"A mind lively and at ease" is a blog by a first-generation Russian-Ukrainian immigrant Maria K. (Maria Igorevna Kuroshchepova). An engineer by education, an analyst by trade, as well as a writer, photographer, artist and amateur model, Maria brings her talent for weaving an engaging narrative to stories of life, fashion and style advice, book and movie reviews, and common-sense and to-the-point essays on politics and economy.
No, no, no, we are not going to cast any spells or count off days since the last full moon to determine the best time to pick strawberries. …Although, it is said that Russian sour cabbage comes out best, when the brewing process begins at new moon. Anyway…
There are some kitchen numbers that work so universally well, that you want to have them memorized or written down and on hand at all times.
For instance, the pickling solution recipe I use to pickle everything – from tomatoes to zucchini – is 3 cups of water, 2-3/4 cups of vinegar, ¼ cup sea salt, 1 teaspoon of brown sugar. I didn’t even have to look that up, because I’ve used it so much. Sure, I might decide to add something different to the jars as I get ready to close them up: black pepper, dill, caraway seed, garlic, lemon or any number of other things. But the basis is there.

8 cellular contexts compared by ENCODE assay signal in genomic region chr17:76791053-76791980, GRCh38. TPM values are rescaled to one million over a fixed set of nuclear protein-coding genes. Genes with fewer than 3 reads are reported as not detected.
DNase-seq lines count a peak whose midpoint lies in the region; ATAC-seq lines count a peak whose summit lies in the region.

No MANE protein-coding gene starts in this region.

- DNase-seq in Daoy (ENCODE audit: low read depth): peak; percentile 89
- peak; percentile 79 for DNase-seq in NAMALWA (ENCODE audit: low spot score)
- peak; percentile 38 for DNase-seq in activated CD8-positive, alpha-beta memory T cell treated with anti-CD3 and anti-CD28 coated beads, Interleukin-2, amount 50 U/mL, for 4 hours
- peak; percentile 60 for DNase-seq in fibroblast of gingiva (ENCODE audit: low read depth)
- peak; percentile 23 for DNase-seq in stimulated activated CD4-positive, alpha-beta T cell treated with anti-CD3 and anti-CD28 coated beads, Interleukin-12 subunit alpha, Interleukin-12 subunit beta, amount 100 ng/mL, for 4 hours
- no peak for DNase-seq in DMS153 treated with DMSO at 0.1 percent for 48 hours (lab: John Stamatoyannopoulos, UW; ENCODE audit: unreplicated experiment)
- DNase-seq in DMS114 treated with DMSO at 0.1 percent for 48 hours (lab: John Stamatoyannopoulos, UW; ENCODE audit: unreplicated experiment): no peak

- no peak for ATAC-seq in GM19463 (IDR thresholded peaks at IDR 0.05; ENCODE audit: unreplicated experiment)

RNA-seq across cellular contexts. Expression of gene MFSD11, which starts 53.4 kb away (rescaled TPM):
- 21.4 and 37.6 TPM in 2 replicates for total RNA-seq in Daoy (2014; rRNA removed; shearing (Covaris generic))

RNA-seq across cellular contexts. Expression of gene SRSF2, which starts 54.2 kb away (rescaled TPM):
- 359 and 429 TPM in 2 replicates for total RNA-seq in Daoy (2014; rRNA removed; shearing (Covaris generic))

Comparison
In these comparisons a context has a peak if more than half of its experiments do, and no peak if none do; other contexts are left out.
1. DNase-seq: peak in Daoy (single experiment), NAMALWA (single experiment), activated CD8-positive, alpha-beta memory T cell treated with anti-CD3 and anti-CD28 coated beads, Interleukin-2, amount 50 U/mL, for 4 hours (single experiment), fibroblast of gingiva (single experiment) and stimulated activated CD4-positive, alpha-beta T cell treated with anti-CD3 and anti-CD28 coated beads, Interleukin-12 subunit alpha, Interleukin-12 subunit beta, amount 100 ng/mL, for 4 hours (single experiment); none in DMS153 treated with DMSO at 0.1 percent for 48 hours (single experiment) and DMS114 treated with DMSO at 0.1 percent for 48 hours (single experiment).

The same goes for my pirozhki dough (pirozhki are Russian baked buns, kind of like miniature calzones): 3 glasses of flour, 1 egg, 2 tablespoons of salt, 1 tablespoon of sugar, 3 teaspoons of yeast, 1-1/2 sticks of butter, plus water as the mixing process commences. Bake 30 minutes at 400 degrees F. I have made about a dozen varieties of pirozhki so far, sweet and savory, meaty and vegetarian, with all kinds of stuffings and spices. But once you know how to make the dough – the rest is easy.
When it comes to ingredients, knowing the most frequently occurring amounts of certain things not only helps make your cooking process less stressful, but it also helps you plan. For instance, the small 4-ounce can of Portobello mushrooms is perfect for my pasta salad, or for when I want to toss some with onions and potatoes. So, I just stock up on those little cans whenever I am at my local discount grocery store, and when I am in a hurry, I don’t have to guess how much is enough – I open, drain and dump it in, knowing it’s just right. Besides, the brand I buy is grown and canned locally, so what’s not to love?